Everybody needs a great basic t-shirt pattern in their armoury, right?
This might just be mine. It’s the Sewaholic Renfew top, a complete dinosaur of the lightning-fast indie pattern scene, but still going strong. Heck, it’s been sitting unopened in my stash for almost two years!
- You don’t need to master, or even buy, a twin needle. Unlike lots of t-shirt patterns, this one doesn’t use a turn-and-twin finish for the hem and the sleeves – it uses bands instead.
- Like all Sewaholic patterns, it’s designed for pear shapes. So if you’re a pear, all that grading out from bust to waist and waist to hip is already done for you.
- There are three sleeve lengths and three necklines to choose from – V-neck, scoop and, for something a bit different, a cowl neck.
I went with the scoop neck and short sleeves for my first version, mainly because I didn’t have much fabric to play with.
This is a mystery lightweight, slippery jersey that I picked up at Royal Fabrics in Leamington Spa at the start of the year. It’s a kind of ashy/pewter brown, and right now, it reminds me of drinking chocolate powder… It’s not a hugely stable knit, but the recovery is good, so I thought I’d give it a go before trying anything with stripes. Looking at these pictures, it’s a little too slinky for this pattern, but it looks fine under a cardigan or a jacket, so I’ll settle for that for a first attempt.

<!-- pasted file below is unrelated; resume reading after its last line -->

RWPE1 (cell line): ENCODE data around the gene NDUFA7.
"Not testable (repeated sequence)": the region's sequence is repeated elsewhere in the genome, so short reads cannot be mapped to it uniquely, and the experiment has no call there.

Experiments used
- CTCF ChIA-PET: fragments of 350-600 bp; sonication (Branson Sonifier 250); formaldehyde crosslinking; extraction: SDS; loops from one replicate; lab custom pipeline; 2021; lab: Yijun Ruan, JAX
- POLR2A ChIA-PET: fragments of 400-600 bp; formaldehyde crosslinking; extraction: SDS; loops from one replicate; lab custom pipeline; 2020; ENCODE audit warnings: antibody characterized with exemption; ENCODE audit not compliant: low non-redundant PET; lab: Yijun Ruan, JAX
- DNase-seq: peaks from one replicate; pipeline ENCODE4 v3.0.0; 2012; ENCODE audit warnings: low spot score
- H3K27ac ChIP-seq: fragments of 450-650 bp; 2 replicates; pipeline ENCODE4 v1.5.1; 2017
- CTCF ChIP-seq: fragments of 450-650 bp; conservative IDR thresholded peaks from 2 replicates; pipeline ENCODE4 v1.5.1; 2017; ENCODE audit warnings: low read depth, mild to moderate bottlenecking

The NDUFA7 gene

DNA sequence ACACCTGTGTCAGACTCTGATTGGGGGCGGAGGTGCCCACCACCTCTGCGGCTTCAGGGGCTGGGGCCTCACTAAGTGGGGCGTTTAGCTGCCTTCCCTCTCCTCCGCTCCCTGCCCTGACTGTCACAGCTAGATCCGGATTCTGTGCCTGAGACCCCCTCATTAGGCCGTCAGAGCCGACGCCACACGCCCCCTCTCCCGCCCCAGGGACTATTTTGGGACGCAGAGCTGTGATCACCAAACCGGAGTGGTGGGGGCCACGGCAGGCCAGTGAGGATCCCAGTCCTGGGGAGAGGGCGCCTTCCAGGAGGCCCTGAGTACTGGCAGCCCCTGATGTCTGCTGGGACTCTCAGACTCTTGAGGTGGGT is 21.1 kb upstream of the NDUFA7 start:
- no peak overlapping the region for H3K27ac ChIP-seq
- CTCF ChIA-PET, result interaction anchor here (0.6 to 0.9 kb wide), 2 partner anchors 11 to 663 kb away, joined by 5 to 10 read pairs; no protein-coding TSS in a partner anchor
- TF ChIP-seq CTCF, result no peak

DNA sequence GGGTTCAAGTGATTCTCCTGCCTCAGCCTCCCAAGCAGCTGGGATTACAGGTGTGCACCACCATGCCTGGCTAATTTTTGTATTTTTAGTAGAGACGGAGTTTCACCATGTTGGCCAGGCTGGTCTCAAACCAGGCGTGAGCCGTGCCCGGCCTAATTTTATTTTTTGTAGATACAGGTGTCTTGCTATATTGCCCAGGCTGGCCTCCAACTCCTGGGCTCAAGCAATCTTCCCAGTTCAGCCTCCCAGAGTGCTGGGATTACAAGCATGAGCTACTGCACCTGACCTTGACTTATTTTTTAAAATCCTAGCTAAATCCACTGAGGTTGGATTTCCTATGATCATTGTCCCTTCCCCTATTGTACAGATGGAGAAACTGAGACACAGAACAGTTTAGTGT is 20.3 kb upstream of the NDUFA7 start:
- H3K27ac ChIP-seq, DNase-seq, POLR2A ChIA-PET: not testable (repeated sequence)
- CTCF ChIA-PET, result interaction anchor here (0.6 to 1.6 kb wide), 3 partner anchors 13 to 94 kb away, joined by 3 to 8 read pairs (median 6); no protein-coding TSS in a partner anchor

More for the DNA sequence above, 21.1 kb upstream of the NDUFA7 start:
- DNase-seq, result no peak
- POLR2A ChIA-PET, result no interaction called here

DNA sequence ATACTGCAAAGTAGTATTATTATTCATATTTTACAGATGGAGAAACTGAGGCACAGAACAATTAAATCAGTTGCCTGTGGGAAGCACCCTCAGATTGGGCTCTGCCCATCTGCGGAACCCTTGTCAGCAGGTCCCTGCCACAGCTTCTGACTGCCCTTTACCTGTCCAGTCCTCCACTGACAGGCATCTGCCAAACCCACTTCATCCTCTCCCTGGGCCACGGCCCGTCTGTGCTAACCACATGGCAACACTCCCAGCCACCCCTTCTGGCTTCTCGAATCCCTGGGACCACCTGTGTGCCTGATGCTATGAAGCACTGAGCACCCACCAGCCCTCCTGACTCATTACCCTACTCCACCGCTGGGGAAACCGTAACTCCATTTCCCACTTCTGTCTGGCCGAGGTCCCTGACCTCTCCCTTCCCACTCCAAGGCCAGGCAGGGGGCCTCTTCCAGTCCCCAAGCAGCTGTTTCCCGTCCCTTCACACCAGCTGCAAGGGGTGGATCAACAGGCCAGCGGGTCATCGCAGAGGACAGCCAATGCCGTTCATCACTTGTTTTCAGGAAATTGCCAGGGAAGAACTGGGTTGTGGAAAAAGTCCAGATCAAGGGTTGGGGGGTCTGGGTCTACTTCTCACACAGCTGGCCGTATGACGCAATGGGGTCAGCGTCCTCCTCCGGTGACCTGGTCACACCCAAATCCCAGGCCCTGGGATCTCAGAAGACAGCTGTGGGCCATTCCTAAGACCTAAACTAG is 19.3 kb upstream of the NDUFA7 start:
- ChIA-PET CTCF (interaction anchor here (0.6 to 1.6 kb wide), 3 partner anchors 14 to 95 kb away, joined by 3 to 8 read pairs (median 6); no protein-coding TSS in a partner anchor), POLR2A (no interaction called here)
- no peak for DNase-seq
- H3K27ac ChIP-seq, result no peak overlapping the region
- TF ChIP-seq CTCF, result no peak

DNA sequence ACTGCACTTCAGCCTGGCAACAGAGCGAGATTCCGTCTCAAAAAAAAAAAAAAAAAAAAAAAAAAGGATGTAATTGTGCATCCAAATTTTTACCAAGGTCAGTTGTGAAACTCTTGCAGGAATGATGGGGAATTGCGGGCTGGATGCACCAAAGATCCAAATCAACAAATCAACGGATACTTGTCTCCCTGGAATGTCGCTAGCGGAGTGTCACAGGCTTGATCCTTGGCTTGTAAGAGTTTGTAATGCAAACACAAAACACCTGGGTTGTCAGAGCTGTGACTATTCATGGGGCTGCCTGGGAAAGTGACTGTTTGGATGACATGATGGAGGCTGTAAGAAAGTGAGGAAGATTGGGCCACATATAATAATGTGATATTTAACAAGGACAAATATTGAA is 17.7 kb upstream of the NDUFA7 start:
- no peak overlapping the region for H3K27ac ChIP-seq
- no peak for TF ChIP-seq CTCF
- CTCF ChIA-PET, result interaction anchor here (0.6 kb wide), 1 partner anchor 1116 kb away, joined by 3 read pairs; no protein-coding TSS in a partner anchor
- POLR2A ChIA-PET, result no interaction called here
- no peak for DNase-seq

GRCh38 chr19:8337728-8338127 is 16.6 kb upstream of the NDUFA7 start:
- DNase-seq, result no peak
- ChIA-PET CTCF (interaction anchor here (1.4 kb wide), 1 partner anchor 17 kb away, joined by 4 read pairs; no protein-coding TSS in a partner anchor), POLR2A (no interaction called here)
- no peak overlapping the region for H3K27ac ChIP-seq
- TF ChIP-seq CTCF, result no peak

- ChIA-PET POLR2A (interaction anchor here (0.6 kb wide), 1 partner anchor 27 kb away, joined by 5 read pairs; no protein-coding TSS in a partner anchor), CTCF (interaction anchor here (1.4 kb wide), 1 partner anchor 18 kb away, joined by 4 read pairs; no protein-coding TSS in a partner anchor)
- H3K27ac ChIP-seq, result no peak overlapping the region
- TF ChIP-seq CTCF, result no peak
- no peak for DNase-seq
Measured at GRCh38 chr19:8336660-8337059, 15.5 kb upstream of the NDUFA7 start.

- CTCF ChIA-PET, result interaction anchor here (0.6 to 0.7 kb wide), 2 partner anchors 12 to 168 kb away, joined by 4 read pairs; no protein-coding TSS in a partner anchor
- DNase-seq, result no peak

I made the straight size 14 with the scoop neck and the short sleeves, just adding around an inch to the length above the waistline. It’s turned out pretty well, although I think I’d add 1/2″ to the short sleeve length in future, and I’m going to chew over possibly switching to the size 12 with an FBA. Opinions welcome – would the fit be more critical in a heavier knit?
If you’re new to sewing t-shirts, there’s lots of help available on the Sewaholic blog.
Like all t-shirt patterns it’s incredibly quick to construct on an overlocker. I used my ordinary sewing machine for three steps: sewing the shoulder seams, adding clear elastic to stabilise these and to zigzag around the neckband.
That last one is going to divide opinion; lots of people prefer to use a twin needle. While that probably does look a little more professional, zigzagging was an awful lot easier…
I’m going to wear this on heavy rotation for a few weeks to see if I’d like to unleash this pattern on some of the other lengths of jersey that are lurking in my stash. Meanwhile, I’ve been running up a second version for my sister – I’ll post that one soon.
Thanks for reading, and I hope you have a Merry Christmas – with plenty of time to sew!